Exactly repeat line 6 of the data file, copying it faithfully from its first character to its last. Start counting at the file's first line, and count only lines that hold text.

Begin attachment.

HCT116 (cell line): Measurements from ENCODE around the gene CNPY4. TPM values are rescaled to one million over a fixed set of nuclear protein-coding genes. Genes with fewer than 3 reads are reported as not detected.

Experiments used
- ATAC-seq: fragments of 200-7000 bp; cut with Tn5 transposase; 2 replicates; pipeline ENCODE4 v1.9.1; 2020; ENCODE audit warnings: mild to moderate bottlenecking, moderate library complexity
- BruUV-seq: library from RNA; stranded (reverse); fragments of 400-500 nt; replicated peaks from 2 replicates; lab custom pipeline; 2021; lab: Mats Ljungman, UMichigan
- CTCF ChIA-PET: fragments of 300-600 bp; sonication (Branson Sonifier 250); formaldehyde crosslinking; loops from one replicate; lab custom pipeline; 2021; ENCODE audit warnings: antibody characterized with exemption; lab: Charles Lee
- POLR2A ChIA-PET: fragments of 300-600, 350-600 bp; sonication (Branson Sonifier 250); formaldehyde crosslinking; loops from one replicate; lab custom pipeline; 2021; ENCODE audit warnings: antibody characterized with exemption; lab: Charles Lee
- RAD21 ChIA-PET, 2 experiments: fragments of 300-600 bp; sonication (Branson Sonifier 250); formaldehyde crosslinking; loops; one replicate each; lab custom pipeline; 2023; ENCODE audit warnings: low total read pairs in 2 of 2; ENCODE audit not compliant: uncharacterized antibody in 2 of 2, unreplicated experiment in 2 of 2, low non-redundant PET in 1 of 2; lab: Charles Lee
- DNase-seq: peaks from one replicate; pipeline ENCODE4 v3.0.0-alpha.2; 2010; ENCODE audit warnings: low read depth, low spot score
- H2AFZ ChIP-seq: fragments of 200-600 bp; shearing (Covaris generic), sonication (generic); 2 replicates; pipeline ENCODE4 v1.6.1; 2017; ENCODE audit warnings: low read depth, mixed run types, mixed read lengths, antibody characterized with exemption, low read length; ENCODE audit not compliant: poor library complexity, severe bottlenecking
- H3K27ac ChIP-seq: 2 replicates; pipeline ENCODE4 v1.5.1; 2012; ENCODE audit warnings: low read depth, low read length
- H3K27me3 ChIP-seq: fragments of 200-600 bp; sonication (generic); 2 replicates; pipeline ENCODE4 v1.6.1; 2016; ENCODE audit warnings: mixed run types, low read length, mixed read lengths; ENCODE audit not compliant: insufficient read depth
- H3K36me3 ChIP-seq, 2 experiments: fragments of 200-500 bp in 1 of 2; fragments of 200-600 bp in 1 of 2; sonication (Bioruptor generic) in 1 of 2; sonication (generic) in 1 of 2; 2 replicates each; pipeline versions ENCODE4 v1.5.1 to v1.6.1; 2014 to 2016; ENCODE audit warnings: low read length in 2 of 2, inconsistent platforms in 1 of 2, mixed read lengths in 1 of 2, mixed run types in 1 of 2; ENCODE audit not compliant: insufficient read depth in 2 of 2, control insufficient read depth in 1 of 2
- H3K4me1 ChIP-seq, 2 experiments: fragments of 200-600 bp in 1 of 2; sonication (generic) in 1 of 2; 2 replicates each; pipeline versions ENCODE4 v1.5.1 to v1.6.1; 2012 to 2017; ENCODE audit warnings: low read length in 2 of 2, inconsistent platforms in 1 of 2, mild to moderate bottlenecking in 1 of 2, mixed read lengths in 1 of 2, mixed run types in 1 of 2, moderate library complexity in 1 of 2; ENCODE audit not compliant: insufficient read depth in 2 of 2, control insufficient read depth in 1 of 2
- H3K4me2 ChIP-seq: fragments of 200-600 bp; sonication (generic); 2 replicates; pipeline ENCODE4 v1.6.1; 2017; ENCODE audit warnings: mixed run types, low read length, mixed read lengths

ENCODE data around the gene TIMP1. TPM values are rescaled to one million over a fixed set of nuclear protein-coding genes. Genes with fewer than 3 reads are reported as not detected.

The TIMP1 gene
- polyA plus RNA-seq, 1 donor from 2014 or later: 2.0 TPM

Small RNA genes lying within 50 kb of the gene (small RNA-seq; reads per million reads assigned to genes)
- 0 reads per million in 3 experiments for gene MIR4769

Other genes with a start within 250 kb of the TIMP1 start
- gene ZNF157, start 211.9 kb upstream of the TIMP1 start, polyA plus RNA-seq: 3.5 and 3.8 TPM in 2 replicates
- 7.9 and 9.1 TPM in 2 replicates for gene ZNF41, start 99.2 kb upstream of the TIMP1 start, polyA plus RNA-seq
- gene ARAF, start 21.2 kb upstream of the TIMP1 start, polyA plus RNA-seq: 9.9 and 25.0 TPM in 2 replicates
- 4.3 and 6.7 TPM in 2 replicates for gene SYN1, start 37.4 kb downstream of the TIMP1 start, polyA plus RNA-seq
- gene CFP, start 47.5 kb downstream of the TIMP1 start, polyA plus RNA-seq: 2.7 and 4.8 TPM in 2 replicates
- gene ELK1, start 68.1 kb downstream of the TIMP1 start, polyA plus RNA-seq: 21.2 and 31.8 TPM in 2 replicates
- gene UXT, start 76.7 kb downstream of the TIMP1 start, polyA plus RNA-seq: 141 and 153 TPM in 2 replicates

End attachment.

- POLR2A ChIA-PET: fragments of 300-600, 350-600 bp; sonication (Branson Sonifier 250); formaldehyde crosslinking; loops from one replicate; lab custom pipeline; 2021; ENCODE audit warnings: antibody characterized with exemption; lab: Charles Lee